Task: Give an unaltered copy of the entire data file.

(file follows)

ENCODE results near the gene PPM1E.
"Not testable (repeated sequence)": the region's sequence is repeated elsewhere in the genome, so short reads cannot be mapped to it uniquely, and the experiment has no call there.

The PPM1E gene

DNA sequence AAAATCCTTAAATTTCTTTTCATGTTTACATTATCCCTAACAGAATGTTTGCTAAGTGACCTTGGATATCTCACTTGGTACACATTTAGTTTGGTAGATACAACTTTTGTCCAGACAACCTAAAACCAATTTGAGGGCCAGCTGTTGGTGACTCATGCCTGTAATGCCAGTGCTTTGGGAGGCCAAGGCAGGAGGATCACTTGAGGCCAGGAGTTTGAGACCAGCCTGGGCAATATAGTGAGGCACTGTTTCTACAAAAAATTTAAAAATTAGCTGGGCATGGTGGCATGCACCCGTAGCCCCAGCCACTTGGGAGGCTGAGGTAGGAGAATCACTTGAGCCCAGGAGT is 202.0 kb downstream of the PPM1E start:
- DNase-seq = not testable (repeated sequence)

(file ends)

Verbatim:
ENCODE results near the gene PPM1E.
"Not testable (repeated sequence)": the region's sequence is repeated elsewhere in the genome, so short reads cannot be mapped to it uniquely, and the experiment has no call there.

The PPM1E gene

DNA sequence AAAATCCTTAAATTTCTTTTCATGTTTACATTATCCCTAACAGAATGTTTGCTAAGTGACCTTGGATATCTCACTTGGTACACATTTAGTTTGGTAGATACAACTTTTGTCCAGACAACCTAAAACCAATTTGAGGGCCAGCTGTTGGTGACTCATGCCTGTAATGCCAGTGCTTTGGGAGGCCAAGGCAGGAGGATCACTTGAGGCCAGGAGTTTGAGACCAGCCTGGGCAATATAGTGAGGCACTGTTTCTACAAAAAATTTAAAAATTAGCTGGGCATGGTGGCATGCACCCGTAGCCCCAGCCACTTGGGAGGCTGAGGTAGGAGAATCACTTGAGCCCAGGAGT is 202.0 kb downstream of the PPM1E start:
- DNase-seq = not testable (repeated sequence)